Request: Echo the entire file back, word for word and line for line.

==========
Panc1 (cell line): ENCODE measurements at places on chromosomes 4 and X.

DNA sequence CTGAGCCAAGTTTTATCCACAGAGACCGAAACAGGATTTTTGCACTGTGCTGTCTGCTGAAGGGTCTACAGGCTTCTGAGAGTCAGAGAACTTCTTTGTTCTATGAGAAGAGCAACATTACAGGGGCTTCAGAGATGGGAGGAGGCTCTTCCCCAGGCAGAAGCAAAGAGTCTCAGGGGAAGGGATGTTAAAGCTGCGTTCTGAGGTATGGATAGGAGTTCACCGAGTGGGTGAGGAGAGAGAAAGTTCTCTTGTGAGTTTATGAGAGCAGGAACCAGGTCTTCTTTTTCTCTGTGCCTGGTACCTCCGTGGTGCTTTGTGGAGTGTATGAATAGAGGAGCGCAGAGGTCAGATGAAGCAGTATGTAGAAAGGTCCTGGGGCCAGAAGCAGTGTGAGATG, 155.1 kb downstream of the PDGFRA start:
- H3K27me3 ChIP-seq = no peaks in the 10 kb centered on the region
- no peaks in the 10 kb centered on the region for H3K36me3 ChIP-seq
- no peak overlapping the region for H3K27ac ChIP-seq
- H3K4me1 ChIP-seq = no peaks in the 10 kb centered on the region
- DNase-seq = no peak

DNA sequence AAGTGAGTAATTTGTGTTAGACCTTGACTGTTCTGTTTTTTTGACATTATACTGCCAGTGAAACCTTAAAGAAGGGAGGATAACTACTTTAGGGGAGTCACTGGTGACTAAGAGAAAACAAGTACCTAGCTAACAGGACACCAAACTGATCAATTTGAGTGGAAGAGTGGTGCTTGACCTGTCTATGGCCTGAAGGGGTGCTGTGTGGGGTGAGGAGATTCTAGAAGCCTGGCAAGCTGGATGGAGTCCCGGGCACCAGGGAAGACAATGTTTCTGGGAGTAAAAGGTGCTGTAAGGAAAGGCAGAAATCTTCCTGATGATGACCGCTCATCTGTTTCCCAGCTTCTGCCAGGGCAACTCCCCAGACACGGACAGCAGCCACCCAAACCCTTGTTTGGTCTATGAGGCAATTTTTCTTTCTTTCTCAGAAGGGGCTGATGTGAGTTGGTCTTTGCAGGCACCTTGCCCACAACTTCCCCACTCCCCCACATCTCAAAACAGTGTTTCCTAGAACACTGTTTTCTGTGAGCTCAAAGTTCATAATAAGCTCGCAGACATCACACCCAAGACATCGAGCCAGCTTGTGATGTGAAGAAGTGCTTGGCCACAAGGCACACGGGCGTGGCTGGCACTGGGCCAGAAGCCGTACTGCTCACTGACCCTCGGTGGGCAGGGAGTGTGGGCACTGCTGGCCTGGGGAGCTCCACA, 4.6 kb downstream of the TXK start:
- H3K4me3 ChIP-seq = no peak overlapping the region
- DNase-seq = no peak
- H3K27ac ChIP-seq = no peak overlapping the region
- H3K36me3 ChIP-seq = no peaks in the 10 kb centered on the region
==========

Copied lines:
Panc1 (cell line): ENCODE measurements at places on chromosomes 4 and X.

DNA sequence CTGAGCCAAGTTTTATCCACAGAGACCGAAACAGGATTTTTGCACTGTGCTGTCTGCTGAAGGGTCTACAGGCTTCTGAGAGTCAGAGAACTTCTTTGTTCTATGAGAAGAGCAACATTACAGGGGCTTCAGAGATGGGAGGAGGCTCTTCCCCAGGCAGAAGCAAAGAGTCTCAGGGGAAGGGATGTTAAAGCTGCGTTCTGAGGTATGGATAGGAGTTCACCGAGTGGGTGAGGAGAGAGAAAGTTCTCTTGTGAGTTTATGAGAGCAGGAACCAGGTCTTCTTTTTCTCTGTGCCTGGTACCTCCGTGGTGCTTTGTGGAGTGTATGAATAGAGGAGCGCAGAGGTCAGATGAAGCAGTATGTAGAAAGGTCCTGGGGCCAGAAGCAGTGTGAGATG, 155.1 kb downstream of the PDGFRA start:
- H3K27me3 ChIP-seq = no peaks in the 10 kb centered on the region
- no peaks in the 10 kb centered on the region for H3K36me3 ChIP-seq
- no peak overlapping the region for H3K27ac ChIP-seq
- H3K4me1 ChIP-seq = no peaks in the 10 kb centered on the region
- DNase-seq = no peak

DNA sequence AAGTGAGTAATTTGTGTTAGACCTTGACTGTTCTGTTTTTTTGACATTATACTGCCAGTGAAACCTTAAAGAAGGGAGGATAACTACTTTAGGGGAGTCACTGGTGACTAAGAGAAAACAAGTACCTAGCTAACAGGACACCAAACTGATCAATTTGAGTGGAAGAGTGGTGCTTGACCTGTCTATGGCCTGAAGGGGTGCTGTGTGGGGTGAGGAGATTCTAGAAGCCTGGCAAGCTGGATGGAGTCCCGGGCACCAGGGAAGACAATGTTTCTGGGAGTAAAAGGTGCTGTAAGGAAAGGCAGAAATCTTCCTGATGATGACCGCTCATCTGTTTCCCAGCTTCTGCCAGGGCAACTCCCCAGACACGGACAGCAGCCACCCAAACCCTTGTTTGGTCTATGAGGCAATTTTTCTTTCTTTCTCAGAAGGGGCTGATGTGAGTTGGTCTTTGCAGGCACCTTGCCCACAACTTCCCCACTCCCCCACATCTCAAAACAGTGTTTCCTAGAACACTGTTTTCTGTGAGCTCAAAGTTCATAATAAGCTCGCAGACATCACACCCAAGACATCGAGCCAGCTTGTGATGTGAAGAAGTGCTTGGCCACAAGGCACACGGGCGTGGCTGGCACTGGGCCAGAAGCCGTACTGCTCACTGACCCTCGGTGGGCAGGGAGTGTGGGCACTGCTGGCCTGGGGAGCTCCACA, 4.6 kb downstream of the TXK start:
- H3K4me3 ChIP-seq = no peak overlapping the region
- DNase-seq = no peak
- H3K27ac ChIP-seq = no peak overlapping the region
- H3K36me3 ChIP-seq = no peaks in the 10 kb centered on the region